29 Hours in the Life of a PA Trainee Reporter
When I first joined the Press Association Training course in Newcastle, I expected that long hours would be part and parcel. (10 weeks in and yes, I can confirm that is the case.)
Law, shorthand, government, it all adds up and keeps you busy. Every now and again, you just need to take a break and cool your jets.
Well, maybe – or you could just keep ploughing on with it regardless.
Another approach is just ‘learn by doing’. On the weekend of October 17 and 18, I decided to try and learn a lot.
Work started for me at 1 pm on Saturday 17 October at Gateshead International Stadium. I’m going to clarify now that ‘work’ is going to sound far more tedious than it actually was.
I was writing the match report for Gateshead v Altrincham for the club website – my first proper match report.
Ready for @GatesheadFC v @altrinchamfc - big game for both teams at the Gateshead International Stadium. KO: 3pm. pic.twitter.com/dFoRJrxD26
— Sean Douglass (@Sean_Douglass) October 17, 2015
With 450 words to play with, the bulk of it was completed with a quarter of an hour of the game to go. Gateshead were in control and 1-0 up. Nothing to this live reporting business.
Five minutes later and somehow it was 2-1 to Altrincham. All of a sudden, my first three or four pars? Ruined. As full time approached though, a frantic edit set the story straight.
Right up until Gateshead equalised one minute into injury time that is. Another last-gasp rewrite was finished just as the referee blew the final whistle – much to my relief.
With the match finished and my report filed, an interview with the club’s new loan signing George Honeyman was in store. Within half an hour, my post-match player piece was wrapped up.
My match report as @GatesheadFC escaped with one point against Altrincham - but really should have left with three. http://t.co/99O2238A8o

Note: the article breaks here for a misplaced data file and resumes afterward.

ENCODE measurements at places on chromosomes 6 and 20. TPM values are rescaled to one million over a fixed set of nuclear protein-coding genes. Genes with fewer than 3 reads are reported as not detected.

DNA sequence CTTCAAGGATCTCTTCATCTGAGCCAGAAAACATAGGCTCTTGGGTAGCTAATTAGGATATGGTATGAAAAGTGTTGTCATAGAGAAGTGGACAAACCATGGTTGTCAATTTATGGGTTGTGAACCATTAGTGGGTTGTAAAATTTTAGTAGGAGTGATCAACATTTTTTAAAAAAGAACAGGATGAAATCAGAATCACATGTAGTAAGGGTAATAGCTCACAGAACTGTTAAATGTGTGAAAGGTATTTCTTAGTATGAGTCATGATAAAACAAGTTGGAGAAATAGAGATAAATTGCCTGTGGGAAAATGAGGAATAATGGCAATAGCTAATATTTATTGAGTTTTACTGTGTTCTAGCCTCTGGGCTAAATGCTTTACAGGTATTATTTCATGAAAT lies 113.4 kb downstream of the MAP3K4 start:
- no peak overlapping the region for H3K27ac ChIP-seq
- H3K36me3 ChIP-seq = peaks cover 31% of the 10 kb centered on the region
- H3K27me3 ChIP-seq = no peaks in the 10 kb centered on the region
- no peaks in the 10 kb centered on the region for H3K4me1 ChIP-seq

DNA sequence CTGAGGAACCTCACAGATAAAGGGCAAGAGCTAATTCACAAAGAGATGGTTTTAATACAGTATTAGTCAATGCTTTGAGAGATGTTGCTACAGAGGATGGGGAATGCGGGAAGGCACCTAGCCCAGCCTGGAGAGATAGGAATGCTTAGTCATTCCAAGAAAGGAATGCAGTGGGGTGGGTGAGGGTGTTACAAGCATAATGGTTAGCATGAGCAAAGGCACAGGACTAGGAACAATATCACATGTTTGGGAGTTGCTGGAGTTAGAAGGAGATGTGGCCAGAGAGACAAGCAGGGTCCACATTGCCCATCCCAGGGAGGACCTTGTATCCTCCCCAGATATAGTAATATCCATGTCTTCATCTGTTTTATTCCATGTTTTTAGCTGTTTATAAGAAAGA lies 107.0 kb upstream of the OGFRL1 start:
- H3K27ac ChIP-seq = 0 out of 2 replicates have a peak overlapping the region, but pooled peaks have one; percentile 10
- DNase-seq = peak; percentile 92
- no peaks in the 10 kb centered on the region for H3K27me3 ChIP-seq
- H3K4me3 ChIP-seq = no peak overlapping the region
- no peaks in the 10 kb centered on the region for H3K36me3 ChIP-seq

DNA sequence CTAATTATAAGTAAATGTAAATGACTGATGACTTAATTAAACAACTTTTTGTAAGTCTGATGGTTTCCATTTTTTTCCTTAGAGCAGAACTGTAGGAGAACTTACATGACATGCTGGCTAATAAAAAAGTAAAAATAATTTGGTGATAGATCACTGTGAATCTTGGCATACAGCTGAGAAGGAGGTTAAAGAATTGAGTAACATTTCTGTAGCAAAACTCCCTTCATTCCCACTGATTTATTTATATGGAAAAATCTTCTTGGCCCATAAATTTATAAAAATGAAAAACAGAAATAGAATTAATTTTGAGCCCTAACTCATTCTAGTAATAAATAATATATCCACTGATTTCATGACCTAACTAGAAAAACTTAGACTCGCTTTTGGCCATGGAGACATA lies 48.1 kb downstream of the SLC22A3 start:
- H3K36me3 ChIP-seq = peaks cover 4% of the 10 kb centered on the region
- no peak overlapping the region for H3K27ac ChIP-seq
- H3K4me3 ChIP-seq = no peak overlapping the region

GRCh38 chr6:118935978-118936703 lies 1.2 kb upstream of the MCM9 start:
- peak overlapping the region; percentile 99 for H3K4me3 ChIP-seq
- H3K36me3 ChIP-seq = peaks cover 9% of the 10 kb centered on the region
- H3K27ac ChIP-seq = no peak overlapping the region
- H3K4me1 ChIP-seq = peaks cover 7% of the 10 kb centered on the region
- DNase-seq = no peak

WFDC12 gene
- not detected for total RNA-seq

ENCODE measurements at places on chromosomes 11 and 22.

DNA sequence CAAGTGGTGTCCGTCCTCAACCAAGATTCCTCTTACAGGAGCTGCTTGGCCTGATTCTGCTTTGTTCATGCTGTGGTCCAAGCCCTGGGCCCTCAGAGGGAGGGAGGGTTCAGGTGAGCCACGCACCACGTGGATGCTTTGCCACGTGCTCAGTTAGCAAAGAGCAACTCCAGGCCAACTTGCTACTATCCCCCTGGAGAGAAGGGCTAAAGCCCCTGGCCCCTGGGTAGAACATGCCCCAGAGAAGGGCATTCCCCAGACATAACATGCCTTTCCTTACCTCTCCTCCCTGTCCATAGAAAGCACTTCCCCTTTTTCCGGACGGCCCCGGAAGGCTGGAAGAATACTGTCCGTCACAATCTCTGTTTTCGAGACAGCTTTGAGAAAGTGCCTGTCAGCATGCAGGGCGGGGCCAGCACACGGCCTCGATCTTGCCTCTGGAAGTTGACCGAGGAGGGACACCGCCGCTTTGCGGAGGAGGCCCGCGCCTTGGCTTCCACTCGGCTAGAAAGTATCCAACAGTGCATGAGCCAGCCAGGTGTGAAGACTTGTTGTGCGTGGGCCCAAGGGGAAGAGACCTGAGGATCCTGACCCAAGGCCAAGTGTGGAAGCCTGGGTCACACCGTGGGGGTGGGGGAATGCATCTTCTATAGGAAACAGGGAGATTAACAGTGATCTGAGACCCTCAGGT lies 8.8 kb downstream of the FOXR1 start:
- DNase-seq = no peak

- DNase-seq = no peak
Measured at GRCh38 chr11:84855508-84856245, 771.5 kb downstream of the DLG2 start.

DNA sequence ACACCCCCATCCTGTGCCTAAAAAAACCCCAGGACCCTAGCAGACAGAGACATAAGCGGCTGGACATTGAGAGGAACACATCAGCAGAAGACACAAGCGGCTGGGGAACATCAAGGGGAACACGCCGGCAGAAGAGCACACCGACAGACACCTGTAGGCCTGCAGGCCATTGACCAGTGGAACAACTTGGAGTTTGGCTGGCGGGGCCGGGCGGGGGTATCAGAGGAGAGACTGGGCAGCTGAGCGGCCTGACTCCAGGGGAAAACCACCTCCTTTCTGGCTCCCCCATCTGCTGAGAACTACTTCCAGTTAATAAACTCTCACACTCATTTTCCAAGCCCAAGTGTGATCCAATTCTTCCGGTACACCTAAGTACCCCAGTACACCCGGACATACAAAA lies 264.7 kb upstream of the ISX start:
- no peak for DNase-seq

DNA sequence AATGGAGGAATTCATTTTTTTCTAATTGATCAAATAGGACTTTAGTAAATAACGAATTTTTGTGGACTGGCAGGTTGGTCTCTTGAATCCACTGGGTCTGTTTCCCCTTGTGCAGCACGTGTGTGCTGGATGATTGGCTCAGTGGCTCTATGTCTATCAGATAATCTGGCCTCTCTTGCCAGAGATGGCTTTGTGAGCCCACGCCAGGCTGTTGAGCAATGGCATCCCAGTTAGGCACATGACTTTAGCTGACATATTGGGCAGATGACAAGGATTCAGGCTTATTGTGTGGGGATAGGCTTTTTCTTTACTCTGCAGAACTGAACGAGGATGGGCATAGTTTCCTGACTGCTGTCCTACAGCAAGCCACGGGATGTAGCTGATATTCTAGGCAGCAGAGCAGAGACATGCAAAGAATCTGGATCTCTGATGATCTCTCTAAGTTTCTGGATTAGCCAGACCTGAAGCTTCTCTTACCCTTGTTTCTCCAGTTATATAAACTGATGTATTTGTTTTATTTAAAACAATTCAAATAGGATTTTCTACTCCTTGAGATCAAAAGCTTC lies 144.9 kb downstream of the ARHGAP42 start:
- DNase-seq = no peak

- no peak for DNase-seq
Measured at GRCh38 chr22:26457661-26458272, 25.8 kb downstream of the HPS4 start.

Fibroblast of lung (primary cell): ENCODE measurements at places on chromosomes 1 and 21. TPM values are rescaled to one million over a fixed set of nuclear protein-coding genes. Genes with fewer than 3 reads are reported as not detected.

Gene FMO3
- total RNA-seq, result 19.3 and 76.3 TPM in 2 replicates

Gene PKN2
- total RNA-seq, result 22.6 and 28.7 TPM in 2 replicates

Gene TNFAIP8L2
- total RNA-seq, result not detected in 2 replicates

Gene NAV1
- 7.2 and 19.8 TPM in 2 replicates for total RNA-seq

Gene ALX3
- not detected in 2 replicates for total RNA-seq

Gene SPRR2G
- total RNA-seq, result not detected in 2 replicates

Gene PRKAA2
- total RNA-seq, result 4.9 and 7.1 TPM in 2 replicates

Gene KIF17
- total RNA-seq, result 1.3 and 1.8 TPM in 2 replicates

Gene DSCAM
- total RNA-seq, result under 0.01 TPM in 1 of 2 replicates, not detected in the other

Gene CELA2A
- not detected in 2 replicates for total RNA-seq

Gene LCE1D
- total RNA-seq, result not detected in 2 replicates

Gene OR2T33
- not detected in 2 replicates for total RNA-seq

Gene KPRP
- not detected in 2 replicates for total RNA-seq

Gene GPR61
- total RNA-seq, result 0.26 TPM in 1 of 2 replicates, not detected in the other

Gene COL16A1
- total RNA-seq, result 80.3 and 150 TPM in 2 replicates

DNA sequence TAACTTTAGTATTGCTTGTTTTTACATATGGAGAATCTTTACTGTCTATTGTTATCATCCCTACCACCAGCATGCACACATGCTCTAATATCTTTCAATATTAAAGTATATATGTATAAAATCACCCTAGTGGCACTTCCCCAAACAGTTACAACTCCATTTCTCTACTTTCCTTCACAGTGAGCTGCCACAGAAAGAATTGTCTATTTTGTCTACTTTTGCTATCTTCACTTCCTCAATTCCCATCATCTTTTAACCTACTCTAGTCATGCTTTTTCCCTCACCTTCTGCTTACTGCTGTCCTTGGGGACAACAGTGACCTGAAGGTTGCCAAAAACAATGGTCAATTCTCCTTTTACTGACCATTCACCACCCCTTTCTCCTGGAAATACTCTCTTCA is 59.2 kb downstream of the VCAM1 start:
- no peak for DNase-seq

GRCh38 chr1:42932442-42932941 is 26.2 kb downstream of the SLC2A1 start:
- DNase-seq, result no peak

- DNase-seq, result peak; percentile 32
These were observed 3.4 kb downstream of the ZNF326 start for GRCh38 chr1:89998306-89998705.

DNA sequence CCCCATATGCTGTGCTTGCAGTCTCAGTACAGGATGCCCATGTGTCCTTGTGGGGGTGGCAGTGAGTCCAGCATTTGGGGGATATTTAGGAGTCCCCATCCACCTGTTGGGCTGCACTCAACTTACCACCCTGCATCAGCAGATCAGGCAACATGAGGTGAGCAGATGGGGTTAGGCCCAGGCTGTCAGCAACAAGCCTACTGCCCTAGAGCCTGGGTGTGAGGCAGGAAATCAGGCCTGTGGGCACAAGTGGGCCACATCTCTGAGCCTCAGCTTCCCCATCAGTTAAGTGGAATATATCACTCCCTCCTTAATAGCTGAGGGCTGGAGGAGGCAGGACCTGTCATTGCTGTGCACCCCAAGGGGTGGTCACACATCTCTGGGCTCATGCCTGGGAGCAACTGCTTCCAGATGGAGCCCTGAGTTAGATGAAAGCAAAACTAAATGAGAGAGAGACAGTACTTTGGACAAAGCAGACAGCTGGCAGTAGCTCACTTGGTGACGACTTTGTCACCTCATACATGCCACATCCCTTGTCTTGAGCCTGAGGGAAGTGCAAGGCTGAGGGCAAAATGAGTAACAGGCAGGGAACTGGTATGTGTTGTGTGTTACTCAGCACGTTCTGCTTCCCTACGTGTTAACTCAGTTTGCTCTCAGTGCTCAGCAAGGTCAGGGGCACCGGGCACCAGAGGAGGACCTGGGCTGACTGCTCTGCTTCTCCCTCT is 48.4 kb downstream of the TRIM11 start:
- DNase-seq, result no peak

— Sean Douglass (@Sean_Douglass) October 17, 2015
By 6 pm, I was finished and heading home – but not for long. No, later that night, I was at the Tyneside Cinema to review the Great Cult Classic All-Nighter.
A quick bite to eat and a bit of the Rugby World Cup and I was back in Newcastle city centre by 10:30pm, with free tickets for four films.
It all started off at 11.15 pm with Kevin Smith’s Clerks and by 1.35am, it was the turn of vampire (supposed) comedy What We Do In The Shadows.
Come 3.30 am and the first dilemma of the night was at hand. Would it be Japanese action thriller Battle Royale or John Hughes’s Pretty in Pink? (In case you’re wondering, it was the latter and it was wonderful.)
An interview at 5:45am and I was ready to go for the highlight of the night: Arnold Schwarzenegger classic Commando. I chatted about his best films with a delightful usher before we got underway for the final act – which started at 6 am.
After the last movie finished, it was straight to the office – at 8 am – to rattle off 350 words.
My recap of last night's Great Cult Classic All Nighter at @tynesidecinema for @EveningChron. http://t.co/6TK281cNsv
— Sean Douglass (@Sean_Douglass) October 18, 2015
More than 24 hours after waking up, I was heading home to my bed. After as bedtimes go, 10.30 am is a bit of a late one but whatever, grab a few hours and then onto the main event.
Back up at 1:30pm on Sunday 18 October and I was heading to St James’ Park, home of my beloved Newcastle United. I was on my way to sit in the press box, ready to strike that one off my bucket list.
Set the challenge of writing a 250-word match report for the match against Norwich, I took a seat in the front row, right behind the away dugout at the halfway line. Not too shabby.
A week prior, I had described St James’ Park as a ‘factory of sadness’ because, well, Newcastle hadn’t won a league game all season and make watching football a terrible experience.
3-2 up at half-time, the fan in me was stoked but that said, I had 250 words of room and there were five goals in the first half alone. Hmm, challenging.
When Georginio Wijnaldum made it scored the final goal of the game to make it 6-2 for our first win, all I allowed myself was a little squeak. That’s a little thing called professionalism.
260 words completed on the whistle so into the belly of the stadium for the manager press conferences. My perfect weekend was almost complete.
After listening to those, I got the bus home at 6pm and reflected on what I had actually done that weekend. Two free football matches, four free films, four hours of sleep, three published bylines and some incredibly valuable experience.
The moral of the story? Learn by doing.
If your dream is to become a magazine journalist, I cannot recommend this course highly enough. It’s a big commitment, extremely intensive and often quite stressful, but you leave with a wide range of essential personal and professional skills, enhanced confidence and a group of friends for life.
Kim Megson // News Editor, CLAD Magazine